A team of Australian sports scientists have brought to market a patented sports headphone that challenges the athlete wearable sector.
The company is BioConnected and their device, BioConnected HR+, is the brainchild of Dr Sven Rees and his team who have created a biosensing headphone for professional and amateur runners.
The HR+ is a lightweight wireless earphone designed to collect data and provide information on a user’s heart rate, heart-rate variability, speed, pace, distance, energy expenditure and cadence. Any variances in this data is provided to the user in real-time and is designed to provide greater accuracy of training and performance data.
In a world’s first they measure this by blood flow analysis through a person’s ears.
By converging audio and fitness tracking products, a HR+ user can listen to music, receive real-time information and encouragement whilst running, and combine that with a fitness app that records and reports on all run data.
BioConnected were incorporated in November 2014 but as the company’s co-founder and chief information officer Dr Rees told Bullpen planning and development for the HR+ began years before the company’s formation.
After years of testing, designing and prototyping, the HR+ hit the market in early October.
Bullpen: How has the feedback and response been since the launch?
Dr Sven Rees: “This has been incognito mode for so long. We had early publicity with our beta launch and beta testers but it’s great to be able to get the product out there, get feedback and positive comments, and it’s also very encouraging to see that a number of people who were beta testers are paying customers.”
BP: Is it going to be the tricky thing to convince keen athletes and runners to put money down for BioConnected?
SR: “It’s a challenge but the nice thing about our wearable, we call it an invisible wearable because they’re headphones but you wouldn’t know it’s a wearable. They’re premium headphones and people quite happily outlay money for headphones at this price point, and when we compare it to what it does to the other wearables out there and the fact that it’s a product that you can live with in your everyday life.”
BP: You have tagged the technology as ‘hearables’ as opposed to wearables. Do you foresee that it is a segment that will outlast some wearable technologies?
SR: “It comes down to form factor. The form factor for the wrist works because it has the form factor of a watch and because it serves a second purpose. The thing with hearables, particularly for exercise, is that people already listen to music and you can’t ever replace the need for a set of headphones with people wanting to listen to music. In that instance, the hearable will always outlast the wrist because people still need headphones and why would they want two separate products.”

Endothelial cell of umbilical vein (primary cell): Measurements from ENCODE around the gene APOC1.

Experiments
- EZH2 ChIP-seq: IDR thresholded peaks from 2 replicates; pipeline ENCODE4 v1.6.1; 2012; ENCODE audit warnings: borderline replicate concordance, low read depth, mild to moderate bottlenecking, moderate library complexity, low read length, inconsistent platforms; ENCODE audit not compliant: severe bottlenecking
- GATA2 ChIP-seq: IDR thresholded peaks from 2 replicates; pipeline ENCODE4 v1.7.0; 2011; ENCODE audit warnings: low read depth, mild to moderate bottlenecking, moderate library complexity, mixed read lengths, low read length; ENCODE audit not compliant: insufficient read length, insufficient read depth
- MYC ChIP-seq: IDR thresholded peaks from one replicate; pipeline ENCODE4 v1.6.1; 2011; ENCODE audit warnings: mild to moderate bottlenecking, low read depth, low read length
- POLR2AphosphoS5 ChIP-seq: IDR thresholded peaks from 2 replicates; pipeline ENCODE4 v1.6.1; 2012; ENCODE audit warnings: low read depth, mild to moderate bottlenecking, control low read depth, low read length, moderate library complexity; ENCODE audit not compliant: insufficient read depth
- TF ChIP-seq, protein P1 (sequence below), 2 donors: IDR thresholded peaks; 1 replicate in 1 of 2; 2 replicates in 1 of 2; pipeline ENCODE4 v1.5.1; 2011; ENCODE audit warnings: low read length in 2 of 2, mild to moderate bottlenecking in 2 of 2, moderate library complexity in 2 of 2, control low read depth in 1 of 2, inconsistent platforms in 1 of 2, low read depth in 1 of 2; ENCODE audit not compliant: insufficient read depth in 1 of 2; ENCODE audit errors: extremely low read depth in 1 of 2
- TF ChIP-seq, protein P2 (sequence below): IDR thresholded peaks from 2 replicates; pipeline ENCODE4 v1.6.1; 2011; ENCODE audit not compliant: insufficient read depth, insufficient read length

BP: My experience with wearing a wrist based wearable is I found the data not very intuitive and it was uncomfortable to wear.
SR: “This is where the problem started. My background is, I’ve got a doctorate in exercise physiology, and I was doing some research on kids and fitness, and ethics meant you can’t lift up kid’s shirts to use a chest strap to monitor heart rate. It posed the question, what else can we use? I tested every wrist based device and they were all fine for rest but awful during exercise. It’s largely because the wrist, if you think about when you exercise, it gets more movement than anywhere else on the body, so it’s just plain difficult to try and get clean data.
“In that instance, the hearables perspective is much easier because the head is nice and stable, it’s got very little noise, you’ve got constant blood supply and you get a clean pulse rate reflection. And for the form factor, you’ve got a product that people already use in their everyday lives.”
BP: How long did it take to validate and iterate the product?
SR: “A long time! We incorporated BioConnected in November 2014 but I’ve been working on it for a year and half to two years before that.
“We’ve been doing all the R&D work essentially ourselves. We are a start-up competing with the big boys in business but the validation was easy on my part because that’s what I do for a living.
“I can quite happily and confidently can say we’ve validated the chest strap for heart rate accuracy. When we do these tests we do them internally, externally and had them independently validated, and we do the testing under conditions that people will use them for high intensity exercise.”
BP: What types of people were beta testing the product? Were they professional athletes, casual athletes or a cross-section?
SR: “It’s interesting because I’ve had access to a lot of university students. For testing and validation, I had access to athletes.
“When we went to look at validating if we could actually sell this product, we learnt that our target market is the corporate athlete. We went to some different events and received a lot of feedback. We went to Martin Place, and all we did was set up a table and talked to people on the street and the response was incredible. People who had never heard of the company before got to trial the product and we were able to sell out of our beta round. We essentially had our own Kickstarter campaign on the streets of Sydney. It was also reassuring to know that what we were doing was resonating with the market.”
BP: How long ago did all this occur?
SR: “A year ago. We had products, had a beta round and we sold and delivered them to people at the start of this year. Crucially we learned a lot from those beta users and we made some modifications and this is why we have the product we have at the moment because we had this extensive round of product testing.”
BP: What changed during the beta product testing to what has been delivered to market. What aspects of the product changed?